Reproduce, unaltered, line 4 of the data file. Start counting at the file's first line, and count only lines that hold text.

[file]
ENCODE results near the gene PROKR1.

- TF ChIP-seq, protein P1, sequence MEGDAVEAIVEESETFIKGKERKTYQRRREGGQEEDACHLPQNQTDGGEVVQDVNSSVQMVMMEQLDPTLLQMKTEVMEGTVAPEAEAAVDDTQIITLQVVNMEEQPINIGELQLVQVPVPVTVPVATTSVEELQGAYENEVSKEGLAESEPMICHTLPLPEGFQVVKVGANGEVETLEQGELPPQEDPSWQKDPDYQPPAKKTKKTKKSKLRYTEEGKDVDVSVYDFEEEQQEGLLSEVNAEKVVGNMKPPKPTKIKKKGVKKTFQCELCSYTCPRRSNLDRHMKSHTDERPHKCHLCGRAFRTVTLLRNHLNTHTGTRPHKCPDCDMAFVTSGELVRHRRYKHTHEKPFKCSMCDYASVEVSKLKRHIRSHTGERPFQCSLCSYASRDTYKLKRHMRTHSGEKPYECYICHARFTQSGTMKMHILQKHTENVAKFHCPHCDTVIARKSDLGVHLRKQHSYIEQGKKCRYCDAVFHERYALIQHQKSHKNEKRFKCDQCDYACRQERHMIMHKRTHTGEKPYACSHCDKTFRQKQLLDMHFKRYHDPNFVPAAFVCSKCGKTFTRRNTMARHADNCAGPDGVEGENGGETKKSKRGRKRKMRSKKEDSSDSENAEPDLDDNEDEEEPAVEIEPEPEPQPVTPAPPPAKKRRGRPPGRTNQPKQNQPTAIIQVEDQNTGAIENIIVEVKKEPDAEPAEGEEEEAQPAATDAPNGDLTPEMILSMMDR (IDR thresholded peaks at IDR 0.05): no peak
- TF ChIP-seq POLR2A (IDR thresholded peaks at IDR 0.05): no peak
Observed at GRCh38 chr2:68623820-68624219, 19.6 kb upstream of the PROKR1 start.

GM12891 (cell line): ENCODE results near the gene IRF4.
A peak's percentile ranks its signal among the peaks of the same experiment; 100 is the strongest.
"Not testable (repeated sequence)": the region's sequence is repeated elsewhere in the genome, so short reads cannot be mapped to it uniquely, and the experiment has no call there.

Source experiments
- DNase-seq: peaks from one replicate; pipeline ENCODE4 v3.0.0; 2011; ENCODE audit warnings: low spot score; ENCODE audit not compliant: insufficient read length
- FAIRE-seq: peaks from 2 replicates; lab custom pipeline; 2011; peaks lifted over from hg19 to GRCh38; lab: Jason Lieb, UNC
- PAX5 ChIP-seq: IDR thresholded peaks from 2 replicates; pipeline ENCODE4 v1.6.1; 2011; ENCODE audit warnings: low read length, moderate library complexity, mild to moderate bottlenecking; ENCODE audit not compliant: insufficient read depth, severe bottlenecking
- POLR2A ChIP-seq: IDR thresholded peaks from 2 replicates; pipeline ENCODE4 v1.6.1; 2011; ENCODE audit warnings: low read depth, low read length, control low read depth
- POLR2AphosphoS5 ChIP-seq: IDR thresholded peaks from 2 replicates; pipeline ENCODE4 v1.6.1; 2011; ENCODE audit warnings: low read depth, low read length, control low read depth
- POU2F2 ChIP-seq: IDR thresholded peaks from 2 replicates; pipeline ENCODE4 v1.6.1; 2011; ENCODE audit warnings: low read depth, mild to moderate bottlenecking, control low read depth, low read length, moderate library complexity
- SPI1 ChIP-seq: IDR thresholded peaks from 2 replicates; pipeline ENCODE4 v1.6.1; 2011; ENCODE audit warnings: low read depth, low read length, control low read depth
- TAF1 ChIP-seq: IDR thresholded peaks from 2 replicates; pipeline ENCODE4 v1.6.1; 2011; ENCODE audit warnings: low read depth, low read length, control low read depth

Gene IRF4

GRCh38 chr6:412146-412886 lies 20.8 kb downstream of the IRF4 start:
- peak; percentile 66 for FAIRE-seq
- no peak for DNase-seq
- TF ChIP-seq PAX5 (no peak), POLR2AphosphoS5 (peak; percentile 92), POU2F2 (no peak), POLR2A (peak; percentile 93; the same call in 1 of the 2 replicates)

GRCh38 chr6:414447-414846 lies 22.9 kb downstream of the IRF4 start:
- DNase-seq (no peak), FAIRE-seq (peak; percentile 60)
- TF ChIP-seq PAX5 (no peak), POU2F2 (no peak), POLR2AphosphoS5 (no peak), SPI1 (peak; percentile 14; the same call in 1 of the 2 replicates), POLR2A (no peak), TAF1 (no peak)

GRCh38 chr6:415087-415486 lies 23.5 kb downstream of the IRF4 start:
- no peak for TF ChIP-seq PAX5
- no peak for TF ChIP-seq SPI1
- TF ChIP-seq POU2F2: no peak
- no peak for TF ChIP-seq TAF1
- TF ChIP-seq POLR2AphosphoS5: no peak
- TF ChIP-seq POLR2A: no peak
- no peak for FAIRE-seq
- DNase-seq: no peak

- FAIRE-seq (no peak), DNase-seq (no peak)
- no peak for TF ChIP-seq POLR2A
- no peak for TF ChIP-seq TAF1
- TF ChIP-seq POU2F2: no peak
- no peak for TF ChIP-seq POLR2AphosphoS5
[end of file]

Observed at GRCh38 chr2:68623820-68624219, 19.6 kb upstream of the PROKR1 start.